Acrobat.com will add an explicit tool to do what I've been manually using it for since Acrobat.com first went live.  The SendNow tool will allow users to send large files that might not successfully move through e-mail systems.  The SendNow tool will provide delivery receipts, a helpful addition for document delivery.

Personally, I am also interested in the prospect of SharePoint integration.  Combined with improvements to SharePoint functions and improved SharePoint features available through Office 2010, SharePoint might make a very serviceable substitute for the pricey document management services that target the legal industry.

I will be sure to give Acrobat X a test drive when it is available and let you know how quickly you should look to update your stale version of Acrobat.  Here's a hint that doesn't even require a test drive - if you are using Acrobat 7 or below, you must rush to upgrade; if you are using Acrobat 8, you should give some serious thought to upgrading at your earliest convenience.  I'll let you know if you get enough out of the jump from Acrobat 9 to Acrobat X to justify the same recommendation that I give for versions 8 and below.

With Apple's position clear, Adobe delivers Acrobat Reader to Android platform even as Android pulls even with iPhone OS

While Apple attempts to use its clout in the mobile web marketplace to kill Flash, the potential heir to the mobile throne, Google, has opted for the open route and, thus far, has encouraged Adobe to join the party.  Last week, at Google I/O, Adobe demonstrated a beta version of Flash 10.1 running on the Android mobile device operating system.  But Adobe had a few more Android tricks up its sleeve.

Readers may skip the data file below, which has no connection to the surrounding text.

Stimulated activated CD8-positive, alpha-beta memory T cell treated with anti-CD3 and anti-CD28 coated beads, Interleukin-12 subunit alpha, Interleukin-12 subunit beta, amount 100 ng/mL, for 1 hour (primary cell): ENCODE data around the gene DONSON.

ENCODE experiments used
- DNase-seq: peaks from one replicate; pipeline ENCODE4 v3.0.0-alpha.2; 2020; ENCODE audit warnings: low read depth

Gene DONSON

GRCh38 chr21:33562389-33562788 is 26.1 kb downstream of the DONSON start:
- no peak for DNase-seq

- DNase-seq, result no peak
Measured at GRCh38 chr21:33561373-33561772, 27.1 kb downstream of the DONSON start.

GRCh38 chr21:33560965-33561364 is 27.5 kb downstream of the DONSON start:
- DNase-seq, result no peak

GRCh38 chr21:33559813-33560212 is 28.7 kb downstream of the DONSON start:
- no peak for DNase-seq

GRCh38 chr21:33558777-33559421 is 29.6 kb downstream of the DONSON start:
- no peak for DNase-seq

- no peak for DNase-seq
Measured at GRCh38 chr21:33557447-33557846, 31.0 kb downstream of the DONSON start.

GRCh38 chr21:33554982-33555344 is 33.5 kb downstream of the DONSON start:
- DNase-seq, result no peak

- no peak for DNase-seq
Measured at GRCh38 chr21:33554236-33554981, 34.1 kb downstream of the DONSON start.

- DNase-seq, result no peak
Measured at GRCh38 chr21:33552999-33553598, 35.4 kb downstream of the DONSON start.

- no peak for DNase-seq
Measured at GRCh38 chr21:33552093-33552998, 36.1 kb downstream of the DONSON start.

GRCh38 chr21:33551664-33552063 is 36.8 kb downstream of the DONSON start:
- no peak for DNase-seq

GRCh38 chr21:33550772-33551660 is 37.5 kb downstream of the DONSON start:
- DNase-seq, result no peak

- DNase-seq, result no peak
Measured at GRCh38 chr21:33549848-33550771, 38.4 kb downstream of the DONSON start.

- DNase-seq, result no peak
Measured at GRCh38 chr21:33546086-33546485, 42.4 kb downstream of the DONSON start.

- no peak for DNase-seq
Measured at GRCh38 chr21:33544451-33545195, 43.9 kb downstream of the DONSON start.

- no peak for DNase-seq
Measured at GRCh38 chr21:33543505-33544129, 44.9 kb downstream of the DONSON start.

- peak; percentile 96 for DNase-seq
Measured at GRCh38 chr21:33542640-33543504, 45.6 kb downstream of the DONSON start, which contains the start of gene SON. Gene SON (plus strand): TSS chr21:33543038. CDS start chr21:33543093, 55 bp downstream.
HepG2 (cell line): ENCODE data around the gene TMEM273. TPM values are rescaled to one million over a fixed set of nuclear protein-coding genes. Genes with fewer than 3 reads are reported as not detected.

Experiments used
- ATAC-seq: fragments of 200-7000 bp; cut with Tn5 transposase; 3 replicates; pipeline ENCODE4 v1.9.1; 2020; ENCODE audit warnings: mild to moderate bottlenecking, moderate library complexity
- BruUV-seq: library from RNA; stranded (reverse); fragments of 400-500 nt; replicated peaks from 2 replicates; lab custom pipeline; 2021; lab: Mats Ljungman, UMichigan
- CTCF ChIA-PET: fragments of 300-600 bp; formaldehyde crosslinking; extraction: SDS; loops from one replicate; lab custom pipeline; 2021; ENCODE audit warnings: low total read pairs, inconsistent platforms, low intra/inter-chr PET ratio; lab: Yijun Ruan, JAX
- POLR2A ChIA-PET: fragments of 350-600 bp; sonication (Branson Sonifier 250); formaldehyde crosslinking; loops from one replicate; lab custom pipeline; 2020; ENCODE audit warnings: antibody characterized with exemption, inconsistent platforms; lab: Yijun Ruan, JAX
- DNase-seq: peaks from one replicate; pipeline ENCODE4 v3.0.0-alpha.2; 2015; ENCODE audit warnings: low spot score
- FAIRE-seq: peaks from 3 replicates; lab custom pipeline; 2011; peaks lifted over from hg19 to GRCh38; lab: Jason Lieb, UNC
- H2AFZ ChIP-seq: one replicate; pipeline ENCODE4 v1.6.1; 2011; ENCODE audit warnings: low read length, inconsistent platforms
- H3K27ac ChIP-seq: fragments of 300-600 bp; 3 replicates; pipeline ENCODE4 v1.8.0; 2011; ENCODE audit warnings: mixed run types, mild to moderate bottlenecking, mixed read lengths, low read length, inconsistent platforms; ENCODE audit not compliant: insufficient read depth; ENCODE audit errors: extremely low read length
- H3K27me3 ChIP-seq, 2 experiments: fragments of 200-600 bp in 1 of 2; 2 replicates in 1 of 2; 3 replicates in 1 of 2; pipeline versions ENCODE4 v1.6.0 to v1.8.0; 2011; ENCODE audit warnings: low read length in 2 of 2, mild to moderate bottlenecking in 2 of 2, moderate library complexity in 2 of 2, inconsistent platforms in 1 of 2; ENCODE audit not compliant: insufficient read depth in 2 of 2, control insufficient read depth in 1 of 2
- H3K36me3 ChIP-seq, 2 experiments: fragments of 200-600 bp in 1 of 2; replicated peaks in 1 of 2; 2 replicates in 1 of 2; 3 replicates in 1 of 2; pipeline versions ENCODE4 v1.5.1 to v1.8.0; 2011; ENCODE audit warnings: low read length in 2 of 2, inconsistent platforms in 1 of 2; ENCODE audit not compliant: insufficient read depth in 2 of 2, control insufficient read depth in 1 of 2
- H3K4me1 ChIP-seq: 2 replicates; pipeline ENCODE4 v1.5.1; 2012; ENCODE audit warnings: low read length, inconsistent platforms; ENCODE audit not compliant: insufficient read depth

On May 21, 2010, Adobe announced that Adobe Reader is now available in the Android application marketplace.  First release features, according to Adobe, include:

Adobe Reader for Android offers multi-touch gestures, like pinch-and-zoom, as well as double-tap-zoom, flick-scrolling and panning. We've also added a "reflow" mode, which will take text-heavy documents with wide margins, and automatically wrap the content for easy viewing on smaller screens. 

So, for the last several years I have used an iPhone as my personal smartphone.  But, with developments like this, and a flood of sweet-looking devices running Android, it's hard not to consider trying the Android ecosystem.  Then again, I'm also intrigued by the potential of Windows Phone 7, so I hope that Adobe has plans to support what looks to be another powerhouse smartphone OS.  Decisions, decisions.

Adobe rolls out significant upgrades to Acrobat.com, improving both the user experience and the "under the hood" machinery

On November 21, 2009, Adobe® released a substantial update to Acrobat.com.  I spent some time poking around my Acrobat.com accounts to see the updates in person, and some new features will be of interest to legal professionals.

Before commenting on the updates, I want to take a moment to recap the basic of what is offered at Acrobat.com.  Acrobat.com contains aspects of what the digerati would call "cloud computing."  The files you create and/or store on Acrobat.com are "in the cloud," not on your computer.  If hearing "cloud computing" makes you ill, then just refer to Acrobat.com as a collection of services hosted online.  Users can create basic word processing documents (Adobe Buzzword®), presentations (Acrobat.com Presentations), basic spreadsheets (Acrobat.com Tables), upload a variety of file formats and quickly convert them to PDF, store files, easily share files with others or launch an Adobe ConnectNow online meeting and collaborate on documents in real time.  The experience presented in your browser is based on the Adobe Flash® Platform.

Before the most recent Acrobat.com update, I was already using the file sharing tools right on this site to embed a flash-based PDF viewer that shows visitors documents stored on Acrobat.com.  I have also used the storage and sharing functions to deliver large documents to others.  These services almost always worked for me exactly as promised (in the early days of Acrobat.com, there were times when files would get stuck in some sort of an anti-virus scan queue for hours or never show up; that issue was resolved quite a while ago).

Now I want to mention some of the key improvements to the Acrobat.com suite of hosted tools that might interest lawyers.  First, Acrobat.com now offers a unified interface as the starting point for most Acrobat.com applications.  Previously, the interface was somewhat disjointed.  Now, users see file organizer with a much-improved interface: